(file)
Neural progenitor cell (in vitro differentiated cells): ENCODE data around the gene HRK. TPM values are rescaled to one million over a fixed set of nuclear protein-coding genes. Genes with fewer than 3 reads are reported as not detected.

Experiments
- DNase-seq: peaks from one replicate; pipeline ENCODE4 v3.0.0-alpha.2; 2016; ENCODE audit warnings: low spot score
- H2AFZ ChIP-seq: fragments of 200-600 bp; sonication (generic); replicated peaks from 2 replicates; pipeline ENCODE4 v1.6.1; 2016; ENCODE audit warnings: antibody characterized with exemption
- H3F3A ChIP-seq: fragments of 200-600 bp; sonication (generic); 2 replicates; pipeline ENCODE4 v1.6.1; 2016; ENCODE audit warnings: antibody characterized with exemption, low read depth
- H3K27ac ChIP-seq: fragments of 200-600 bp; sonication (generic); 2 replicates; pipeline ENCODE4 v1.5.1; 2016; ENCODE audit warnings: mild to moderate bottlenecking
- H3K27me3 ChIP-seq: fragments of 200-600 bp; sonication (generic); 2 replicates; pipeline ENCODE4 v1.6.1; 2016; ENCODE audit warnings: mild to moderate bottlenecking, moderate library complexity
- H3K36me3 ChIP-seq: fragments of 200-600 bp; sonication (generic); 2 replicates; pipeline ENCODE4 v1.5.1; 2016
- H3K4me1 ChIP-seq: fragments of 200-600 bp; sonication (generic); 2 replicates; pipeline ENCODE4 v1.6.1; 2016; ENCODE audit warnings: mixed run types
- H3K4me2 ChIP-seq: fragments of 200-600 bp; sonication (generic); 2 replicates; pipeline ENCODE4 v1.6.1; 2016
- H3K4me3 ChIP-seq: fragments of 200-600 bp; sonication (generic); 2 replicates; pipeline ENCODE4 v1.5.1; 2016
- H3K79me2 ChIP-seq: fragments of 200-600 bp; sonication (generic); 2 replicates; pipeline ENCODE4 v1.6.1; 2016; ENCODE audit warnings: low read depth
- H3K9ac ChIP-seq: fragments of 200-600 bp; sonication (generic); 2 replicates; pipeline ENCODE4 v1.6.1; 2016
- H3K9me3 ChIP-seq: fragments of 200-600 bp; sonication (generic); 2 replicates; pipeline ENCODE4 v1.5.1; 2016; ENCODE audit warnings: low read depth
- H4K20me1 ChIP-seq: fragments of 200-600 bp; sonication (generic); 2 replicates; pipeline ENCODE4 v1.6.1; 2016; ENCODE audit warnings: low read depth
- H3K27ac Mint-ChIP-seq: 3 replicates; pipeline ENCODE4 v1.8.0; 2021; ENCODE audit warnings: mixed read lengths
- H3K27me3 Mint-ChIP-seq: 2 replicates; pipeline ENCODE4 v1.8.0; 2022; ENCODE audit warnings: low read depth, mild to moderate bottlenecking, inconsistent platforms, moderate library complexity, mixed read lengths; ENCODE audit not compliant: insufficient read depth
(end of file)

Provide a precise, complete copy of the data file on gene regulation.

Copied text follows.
Neural progenitor cell (in vitro differentiated cells): ENCODE data around the gene HRK. TPM values are rescaled to one million over a fixed set of nuclear protein-coding genes. Genes with fewer than 3 reads are reported as not detected.

Experiments
- DNase-seq: peaks from one replicate; pipeline ENCODE4 v3.0.0-alpha.2; 2016; ENCODE audit warnings: low spot score
- H2AFZ ChIP-seq: fragments of 200-600 bp; sonication (generic); replicated peaks from 2 replicates; pipeline ENCODE4 v1.6.1; 2016; ENCODE audit warnings: antibody characterized with exemption
- H3F3A ChIP-seq: fragments of 200-600 bp; sonication (generic); 2 replicates; pipeline ENCODE4 v1.6.1; 2016; ENCODE audit warnings: antibody characterized with exemption, low read depth
- H3K27ac ChIP-seq: fragments of 200-600 bp; sonication (generic); 2 replicates; pipeline ENCODE4 v1.5.1; 2016; ENCODE audit warnings: mild to moderate bottlenecking
- H3K27me3 ChIP-seq: fragments of 200-600 bp; sonication (generic); 2 replicates; pipeline ENCODE4 v1.6.1; 2016; ENCODE audit warnings: mild to moderate bottlenecking, moderate library complexity
- H3K36me3 ChIP-seq: fragments of 200-600 bp; sonication (generic); 2 replicates; pipeline ENCODE4 v1.5.1; 2016
- H3K4me1 ChIP-seq: fragments of 200-600 bp; sonication (generic); 2 replicates; pipeline ENCODE4 v1.6.1; 2016; ENCODE audit warnings: mixed run types
- H3K4me2 ChIP-seq: fragments of 200-600 bp; sonication (generic); 2 replicates; pipeline ENCODE4 v1.6.1; 2016
- H3K4me3 ChIP-seq: fragments of 200-600 bp; sonication (generic); 2 replicates; pipeline ENCODE4 v1.5.1; 2016
- H3K79me2 ChIP-seq: fragments of 200-600 bp; sonication (generic); 2 replicates; pipeline ENCODE4 v1.6.1; 2016; ENCODE audit warnings: low read depth
- H3K9ac ChIP-seq: fragments of 200-600 bp; sonication (generic); 2 replicates; pipeline ENCODE4 v1.6.1; 2016
- H3K9me3 ChIP-seq: fragments of 200-600 bp; sonication (generic); 2 replicates; pipeline ENCODE4 v1.5.1; 2016; ENCODE audit warnings: low read depth
- H4K20me1 ChIP-seq: fragments of 200-600 bp; sonication (generic); 2 replicates; pipeline ENCODE4 v1.6.1; 2016; ENCODE audit warnings: low read depth
- H3K27ac Mint-ChIP-seq: 3 replicates; pipeline ENCODE4 v1.8.0; 2021; ENCODE audit warnings: mixed read lengths
- H3K27me3 Mint-ChIP-seq: 2 replicates; pipeline ENCODE4 v1.8.0; 2022; ENCODE audit warnings: low read depth, mild to moderate bottlenecking, inconsistent platforms, moderate library complexity, mixed read lengths; ENCODE audit not compliant: insufficient read depth